As a image‘snack and starters’ one can order Scotch Egg (£3,75).  Six options each  per course are listed. Katie ordered venison carpaccio with horseradish, turnip, shallot, and caper dressing (£10,50), while I ordered a smoked chicken liver parfait topped with imageCumberland jelly, in turn topped with miniature onion rings, chicken skin, and geranium leaves, accompanied by brioche (£9,95). The sweetness of the jelly was well paired with the parfait, soft and smooth. Other starters are pea and ham soup; roast scallops with black pudding and curried cauliflower; tea-smoked salmon with sour cream butter and soda bread; and beetroot and goat curd with cider poached pear and pumpkin seeds.

For her main course Katie ordered crab and cod lasagne which cameimage with a crispy leaf salad, anchovies, and lemon (£22,50), while I ordered roast loin of Jimmy Butler free range pork, bacon and sage stuffing, apple sauce, roast potatoes, and the most crispy and crunchy crackling, served with a bowl of mixed vegetables, imageincluding carrots, delicious cabbage, and green beans (£23,50). Other main course options are oxtail and kidney pudding; fillet of lemon sole, samphire, pickled dulse, brown shrimp, and dill; chicken, ham, and leek pie with whole grain mustard cream; goat cheese Royale with butternut, baby onions, and pumpkin velouté; and roast sirloin dry aged Aberdeen Angus, Yorkshire pudding, and horseradish cream.

The Dessert menu included some unknown dishes, and the waitress imagebrought explanatory sheets to the table. All desserts cost £7,95. Katie ordered a strawberry trifle, while I ordered a Quaking pudding, served warm, and with marinated apple slices. The recipe dates back to the 17th century, and does shake and quake! It is a rich steamed custard pudding which tasted like Birchers Muesli to me. Further dessert options are treacle imagetart with milk ice cream; lemon curd with lemon shortbread; and chocolate wine slush with millionare shortbread. Chocolate wine goes back to the 1660s, and was a blend of port or claret and chocolate, regarded as an aphrodisiac in its day. Three cheeses cost £9,50 and five cost £13,95, all being British cheeses, including Innes Brick, Wigmore, Baron Bigod, Stichelton, and Isle of Mull cheddar. A plate  of orange and caraway seed chocolate slices accompanied the bill.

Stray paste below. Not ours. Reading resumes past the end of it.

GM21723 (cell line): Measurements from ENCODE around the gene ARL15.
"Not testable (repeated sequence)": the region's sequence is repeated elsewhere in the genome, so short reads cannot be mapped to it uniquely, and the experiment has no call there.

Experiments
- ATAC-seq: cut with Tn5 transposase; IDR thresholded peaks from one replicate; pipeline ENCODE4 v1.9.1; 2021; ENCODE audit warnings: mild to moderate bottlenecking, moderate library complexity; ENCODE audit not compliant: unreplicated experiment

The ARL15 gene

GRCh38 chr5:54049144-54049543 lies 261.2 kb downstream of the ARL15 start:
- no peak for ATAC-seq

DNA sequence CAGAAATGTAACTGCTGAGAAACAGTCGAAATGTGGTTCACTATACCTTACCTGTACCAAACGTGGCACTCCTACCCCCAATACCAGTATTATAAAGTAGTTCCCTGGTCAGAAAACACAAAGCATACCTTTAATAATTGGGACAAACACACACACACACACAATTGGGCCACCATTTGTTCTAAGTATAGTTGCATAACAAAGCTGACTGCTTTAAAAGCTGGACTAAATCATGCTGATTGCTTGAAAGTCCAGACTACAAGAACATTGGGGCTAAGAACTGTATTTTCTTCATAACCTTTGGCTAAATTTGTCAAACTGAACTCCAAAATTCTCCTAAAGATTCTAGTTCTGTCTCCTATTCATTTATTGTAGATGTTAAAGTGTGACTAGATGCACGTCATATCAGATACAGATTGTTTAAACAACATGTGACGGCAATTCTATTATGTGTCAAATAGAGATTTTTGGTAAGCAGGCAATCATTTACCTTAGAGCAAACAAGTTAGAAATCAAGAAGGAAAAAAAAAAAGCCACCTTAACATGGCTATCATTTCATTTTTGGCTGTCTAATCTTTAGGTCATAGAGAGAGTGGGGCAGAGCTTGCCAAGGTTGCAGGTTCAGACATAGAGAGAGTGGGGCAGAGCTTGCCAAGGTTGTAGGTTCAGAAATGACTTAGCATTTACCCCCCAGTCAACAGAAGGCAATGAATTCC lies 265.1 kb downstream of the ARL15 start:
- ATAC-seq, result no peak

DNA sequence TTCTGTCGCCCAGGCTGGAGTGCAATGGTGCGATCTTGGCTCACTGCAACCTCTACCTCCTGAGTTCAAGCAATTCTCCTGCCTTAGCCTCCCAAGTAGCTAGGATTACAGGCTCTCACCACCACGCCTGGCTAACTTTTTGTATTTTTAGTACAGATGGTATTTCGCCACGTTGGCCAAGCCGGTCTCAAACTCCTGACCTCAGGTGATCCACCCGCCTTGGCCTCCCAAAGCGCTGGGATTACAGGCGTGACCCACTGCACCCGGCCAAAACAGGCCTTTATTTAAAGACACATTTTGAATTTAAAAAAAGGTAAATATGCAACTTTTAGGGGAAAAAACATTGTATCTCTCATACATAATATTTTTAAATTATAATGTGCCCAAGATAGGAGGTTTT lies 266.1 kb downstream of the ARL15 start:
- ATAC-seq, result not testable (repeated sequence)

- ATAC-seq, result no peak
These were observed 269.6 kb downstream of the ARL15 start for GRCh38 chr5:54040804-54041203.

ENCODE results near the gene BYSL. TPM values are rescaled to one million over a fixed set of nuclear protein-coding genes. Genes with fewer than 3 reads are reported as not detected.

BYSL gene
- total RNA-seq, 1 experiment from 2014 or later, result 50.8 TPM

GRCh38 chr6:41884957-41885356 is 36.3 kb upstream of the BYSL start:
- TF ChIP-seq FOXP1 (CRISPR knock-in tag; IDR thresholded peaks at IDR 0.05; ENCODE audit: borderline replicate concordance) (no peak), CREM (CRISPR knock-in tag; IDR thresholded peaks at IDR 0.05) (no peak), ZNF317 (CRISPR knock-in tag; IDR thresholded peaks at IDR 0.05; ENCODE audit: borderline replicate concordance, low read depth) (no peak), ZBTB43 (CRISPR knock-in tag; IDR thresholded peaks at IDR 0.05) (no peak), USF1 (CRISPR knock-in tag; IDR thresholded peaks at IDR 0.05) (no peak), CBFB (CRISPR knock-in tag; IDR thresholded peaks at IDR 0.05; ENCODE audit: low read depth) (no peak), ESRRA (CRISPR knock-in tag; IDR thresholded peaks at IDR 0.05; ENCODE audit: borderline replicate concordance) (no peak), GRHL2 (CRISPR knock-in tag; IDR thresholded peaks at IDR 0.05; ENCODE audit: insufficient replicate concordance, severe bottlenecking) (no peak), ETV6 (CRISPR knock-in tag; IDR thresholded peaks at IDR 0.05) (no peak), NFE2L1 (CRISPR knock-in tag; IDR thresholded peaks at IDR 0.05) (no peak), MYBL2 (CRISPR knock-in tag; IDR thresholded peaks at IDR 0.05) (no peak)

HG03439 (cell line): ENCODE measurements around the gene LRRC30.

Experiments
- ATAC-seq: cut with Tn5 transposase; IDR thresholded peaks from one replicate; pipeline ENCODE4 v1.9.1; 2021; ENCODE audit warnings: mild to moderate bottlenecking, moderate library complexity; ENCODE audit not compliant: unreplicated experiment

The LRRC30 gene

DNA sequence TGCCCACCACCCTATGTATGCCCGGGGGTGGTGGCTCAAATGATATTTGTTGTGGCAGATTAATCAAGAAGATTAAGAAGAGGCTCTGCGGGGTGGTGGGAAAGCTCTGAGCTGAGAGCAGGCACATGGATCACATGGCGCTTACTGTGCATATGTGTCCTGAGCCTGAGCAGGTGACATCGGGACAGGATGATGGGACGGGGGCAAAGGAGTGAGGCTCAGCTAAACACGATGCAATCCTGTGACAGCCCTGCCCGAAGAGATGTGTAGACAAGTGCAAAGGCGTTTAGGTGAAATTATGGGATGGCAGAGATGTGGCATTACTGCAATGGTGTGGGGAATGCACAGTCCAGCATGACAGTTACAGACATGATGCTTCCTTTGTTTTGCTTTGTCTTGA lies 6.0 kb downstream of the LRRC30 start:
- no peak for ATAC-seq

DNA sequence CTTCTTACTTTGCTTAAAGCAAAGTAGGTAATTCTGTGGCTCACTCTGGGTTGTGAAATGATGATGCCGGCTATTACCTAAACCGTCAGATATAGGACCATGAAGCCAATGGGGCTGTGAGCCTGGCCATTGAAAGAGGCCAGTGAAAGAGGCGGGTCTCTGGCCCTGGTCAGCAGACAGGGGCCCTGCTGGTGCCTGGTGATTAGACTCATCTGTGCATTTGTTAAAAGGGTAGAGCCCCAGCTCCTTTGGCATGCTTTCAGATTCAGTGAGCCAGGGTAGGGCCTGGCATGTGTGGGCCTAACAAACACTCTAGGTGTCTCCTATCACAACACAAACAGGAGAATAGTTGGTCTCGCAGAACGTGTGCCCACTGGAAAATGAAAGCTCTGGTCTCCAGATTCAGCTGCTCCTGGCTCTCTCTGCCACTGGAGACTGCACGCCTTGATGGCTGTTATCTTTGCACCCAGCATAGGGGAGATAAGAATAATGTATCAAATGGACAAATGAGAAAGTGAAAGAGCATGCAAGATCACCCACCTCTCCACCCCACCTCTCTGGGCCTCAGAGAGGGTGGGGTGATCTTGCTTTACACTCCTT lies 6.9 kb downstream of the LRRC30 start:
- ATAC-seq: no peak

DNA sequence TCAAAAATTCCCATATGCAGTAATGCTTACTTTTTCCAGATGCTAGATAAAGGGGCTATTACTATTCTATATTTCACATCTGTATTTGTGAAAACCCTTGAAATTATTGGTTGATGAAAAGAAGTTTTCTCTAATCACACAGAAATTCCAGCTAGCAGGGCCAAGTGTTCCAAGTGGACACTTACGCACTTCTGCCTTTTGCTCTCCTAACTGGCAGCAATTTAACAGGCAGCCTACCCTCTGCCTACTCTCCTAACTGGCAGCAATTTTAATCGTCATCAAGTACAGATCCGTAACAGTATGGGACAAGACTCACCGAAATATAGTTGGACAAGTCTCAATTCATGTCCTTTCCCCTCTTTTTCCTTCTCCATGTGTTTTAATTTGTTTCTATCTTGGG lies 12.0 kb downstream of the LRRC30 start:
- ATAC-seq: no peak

The Hinds Head is a Gastropub at a sophisticated level. Its interior design, or lack of, is deceiving, and in stark contrast to the dishes coming to the table. Plating is understated, and functional. VAT of 20% is included, as is a service charge of 12,5%.  Service is outstanding, regular checking to see if patrons are happy, and require more beverages. Explanations of the dishes are printed, and once explained verbally, they are followed up with a printed description. I asked about the history of the building, and received a sheet for that.  I asked the name and surname of the chef, and the waitress could not remember the Hungarian chef’s surname. A colleague had overheard this, and came to the table with his business card immediately, detailing Chef Janos Veres’ name.

I had heard so much of Bray, and it was a highlight of my trip to be able to visit and to eat at a Heston Blumenthal restaurant! The Fat Duck will be on my agenda on a next visit.

The Hinds Head, High Street, Bray, Berkshire SL6 2AB, United Kingdom.  Tel +44 01628626151. www.hindsheadbray.com. Twitter: @HindsHeadBray Monday – Saturday Lunch and Dinner, Sunday Lunch.

Chris von Ulmenstein, Whale Cottage Portfolio. Cell 0825511323. www.whalecottage.com Twitter: @WhaleCottage